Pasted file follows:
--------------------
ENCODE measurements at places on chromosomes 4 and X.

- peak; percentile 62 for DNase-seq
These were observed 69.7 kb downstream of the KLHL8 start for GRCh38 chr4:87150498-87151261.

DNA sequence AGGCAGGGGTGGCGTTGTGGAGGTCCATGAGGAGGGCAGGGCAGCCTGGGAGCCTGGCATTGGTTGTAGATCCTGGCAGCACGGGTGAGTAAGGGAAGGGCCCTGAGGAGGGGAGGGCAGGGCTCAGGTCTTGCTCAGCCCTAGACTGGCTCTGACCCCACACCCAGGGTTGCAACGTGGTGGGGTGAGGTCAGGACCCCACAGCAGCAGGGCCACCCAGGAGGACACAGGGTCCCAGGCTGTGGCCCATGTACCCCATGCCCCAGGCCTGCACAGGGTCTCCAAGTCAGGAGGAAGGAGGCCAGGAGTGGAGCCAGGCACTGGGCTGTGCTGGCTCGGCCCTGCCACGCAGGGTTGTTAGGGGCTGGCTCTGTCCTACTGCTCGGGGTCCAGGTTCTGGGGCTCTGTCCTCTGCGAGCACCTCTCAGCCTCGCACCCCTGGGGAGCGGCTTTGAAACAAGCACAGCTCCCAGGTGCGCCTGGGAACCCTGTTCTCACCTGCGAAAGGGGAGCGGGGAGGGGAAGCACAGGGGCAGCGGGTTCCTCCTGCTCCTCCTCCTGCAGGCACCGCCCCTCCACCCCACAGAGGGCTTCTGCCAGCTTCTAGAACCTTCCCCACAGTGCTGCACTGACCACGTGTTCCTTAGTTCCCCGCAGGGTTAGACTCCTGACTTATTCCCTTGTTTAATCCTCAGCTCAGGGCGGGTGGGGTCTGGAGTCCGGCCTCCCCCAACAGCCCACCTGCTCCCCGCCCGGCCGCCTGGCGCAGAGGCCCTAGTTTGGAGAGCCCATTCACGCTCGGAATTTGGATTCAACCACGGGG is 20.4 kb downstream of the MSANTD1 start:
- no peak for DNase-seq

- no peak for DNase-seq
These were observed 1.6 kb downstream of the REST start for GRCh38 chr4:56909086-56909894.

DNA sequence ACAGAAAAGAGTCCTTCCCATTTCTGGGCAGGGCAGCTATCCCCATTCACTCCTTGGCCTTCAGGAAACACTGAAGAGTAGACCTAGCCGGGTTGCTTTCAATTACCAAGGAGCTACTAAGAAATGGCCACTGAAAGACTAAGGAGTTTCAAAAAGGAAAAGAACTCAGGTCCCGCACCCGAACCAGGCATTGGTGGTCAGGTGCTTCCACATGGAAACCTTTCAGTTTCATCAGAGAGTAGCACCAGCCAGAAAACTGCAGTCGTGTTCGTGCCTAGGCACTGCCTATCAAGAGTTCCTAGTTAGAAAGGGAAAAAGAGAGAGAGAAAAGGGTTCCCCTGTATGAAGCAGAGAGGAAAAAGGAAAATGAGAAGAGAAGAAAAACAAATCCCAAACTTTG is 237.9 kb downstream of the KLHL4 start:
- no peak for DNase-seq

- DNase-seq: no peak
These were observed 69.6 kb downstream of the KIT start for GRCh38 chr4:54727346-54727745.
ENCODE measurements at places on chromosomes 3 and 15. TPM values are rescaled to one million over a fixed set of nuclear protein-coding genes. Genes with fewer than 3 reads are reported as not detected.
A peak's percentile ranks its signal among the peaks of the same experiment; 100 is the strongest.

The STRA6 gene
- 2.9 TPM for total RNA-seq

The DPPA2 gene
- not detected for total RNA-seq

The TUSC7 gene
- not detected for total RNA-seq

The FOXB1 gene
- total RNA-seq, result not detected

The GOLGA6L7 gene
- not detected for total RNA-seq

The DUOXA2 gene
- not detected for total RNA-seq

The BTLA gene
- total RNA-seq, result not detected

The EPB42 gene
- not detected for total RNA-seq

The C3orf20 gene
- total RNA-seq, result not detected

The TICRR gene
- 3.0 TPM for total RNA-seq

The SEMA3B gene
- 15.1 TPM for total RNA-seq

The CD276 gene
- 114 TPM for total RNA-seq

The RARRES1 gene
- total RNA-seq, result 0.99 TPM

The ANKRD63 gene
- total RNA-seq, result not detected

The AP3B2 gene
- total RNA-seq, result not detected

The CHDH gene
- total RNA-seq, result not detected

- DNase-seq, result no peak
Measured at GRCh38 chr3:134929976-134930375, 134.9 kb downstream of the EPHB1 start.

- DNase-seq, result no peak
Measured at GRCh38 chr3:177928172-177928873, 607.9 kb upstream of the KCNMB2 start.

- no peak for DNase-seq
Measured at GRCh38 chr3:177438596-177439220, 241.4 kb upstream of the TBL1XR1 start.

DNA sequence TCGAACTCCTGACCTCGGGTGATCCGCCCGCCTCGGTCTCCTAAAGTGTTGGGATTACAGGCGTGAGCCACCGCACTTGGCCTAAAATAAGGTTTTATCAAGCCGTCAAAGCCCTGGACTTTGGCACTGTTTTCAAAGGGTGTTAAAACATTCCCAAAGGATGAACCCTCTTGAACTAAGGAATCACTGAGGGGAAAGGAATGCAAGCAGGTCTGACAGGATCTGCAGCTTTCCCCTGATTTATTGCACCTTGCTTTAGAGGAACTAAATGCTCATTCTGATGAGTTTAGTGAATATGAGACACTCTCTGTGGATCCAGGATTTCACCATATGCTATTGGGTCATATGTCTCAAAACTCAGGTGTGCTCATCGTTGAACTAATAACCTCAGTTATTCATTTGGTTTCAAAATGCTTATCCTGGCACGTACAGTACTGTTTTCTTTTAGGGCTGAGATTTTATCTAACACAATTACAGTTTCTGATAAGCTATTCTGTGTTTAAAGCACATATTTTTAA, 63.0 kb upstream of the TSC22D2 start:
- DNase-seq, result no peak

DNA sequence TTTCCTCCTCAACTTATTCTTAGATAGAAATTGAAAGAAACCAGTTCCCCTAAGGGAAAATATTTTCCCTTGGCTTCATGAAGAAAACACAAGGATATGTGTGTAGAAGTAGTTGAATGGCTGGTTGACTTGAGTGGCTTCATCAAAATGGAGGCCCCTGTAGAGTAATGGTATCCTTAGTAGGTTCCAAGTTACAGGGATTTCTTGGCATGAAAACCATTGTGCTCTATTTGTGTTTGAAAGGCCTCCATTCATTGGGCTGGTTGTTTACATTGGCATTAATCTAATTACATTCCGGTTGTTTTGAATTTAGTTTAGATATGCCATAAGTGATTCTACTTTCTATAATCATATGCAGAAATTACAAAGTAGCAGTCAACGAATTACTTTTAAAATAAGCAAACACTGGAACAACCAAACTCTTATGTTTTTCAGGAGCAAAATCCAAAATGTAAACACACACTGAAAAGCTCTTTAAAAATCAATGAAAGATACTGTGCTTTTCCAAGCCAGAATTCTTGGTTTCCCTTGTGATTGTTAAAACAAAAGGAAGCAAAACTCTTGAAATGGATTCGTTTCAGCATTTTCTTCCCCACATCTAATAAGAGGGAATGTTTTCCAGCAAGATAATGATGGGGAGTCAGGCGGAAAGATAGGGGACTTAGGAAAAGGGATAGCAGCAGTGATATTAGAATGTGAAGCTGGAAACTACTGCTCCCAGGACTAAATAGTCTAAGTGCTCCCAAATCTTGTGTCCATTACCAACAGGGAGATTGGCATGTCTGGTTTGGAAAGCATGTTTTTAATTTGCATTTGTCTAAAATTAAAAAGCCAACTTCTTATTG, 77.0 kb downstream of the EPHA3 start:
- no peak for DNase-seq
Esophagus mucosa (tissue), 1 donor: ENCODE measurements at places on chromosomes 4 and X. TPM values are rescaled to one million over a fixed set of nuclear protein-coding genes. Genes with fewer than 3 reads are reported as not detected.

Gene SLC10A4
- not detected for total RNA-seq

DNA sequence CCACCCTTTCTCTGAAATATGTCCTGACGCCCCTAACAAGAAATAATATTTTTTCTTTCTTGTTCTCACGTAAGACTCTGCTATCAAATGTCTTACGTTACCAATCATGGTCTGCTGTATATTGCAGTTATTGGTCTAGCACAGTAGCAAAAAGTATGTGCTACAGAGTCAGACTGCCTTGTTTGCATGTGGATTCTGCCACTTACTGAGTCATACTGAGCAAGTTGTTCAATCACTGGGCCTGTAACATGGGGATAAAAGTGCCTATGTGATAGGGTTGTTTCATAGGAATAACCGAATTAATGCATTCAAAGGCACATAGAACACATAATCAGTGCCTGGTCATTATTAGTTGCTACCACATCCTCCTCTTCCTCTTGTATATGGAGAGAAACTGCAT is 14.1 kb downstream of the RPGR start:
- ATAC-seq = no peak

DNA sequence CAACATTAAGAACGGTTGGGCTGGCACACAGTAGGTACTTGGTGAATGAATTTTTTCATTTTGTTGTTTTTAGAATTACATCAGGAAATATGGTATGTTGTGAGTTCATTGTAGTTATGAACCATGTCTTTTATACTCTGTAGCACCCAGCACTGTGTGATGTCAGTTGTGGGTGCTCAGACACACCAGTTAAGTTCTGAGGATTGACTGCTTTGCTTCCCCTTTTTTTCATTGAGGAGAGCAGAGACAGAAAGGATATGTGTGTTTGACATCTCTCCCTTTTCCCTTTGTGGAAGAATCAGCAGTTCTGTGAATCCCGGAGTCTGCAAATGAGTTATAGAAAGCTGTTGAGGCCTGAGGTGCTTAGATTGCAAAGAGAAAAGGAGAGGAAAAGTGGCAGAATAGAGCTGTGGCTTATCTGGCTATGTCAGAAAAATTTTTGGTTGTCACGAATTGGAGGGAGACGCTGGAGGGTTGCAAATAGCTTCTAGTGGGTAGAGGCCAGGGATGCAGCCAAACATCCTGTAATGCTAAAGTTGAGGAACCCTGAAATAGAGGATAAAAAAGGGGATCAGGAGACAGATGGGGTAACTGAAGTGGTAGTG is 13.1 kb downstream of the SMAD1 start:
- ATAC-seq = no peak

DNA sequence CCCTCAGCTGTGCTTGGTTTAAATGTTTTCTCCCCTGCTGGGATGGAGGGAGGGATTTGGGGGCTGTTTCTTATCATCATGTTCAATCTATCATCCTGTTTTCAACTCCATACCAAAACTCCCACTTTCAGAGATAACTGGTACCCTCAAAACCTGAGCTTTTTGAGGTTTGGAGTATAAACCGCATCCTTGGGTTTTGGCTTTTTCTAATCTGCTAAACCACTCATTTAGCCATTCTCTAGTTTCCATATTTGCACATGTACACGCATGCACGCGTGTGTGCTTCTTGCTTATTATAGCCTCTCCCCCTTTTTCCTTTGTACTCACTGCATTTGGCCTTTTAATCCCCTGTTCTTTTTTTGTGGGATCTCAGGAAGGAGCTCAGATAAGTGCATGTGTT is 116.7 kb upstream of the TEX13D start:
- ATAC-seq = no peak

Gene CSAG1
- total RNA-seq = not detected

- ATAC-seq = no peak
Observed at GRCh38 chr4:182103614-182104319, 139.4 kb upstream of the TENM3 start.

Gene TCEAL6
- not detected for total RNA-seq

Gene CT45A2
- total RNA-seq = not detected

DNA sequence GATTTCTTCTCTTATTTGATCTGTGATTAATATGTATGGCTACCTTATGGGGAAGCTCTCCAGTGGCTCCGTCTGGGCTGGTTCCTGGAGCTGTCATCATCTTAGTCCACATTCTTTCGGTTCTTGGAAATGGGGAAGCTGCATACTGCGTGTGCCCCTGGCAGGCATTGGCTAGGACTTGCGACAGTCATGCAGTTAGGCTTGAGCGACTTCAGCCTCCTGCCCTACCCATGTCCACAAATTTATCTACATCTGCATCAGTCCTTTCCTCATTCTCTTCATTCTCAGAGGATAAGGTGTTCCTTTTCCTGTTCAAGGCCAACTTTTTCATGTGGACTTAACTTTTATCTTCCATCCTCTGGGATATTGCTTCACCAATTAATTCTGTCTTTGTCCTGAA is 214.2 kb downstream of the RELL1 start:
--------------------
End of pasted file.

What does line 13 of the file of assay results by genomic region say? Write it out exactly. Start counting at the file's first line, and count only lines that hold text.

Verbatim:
A peak's percentile ranks its signal among the peaks of the same experiment; 100 is the strongest.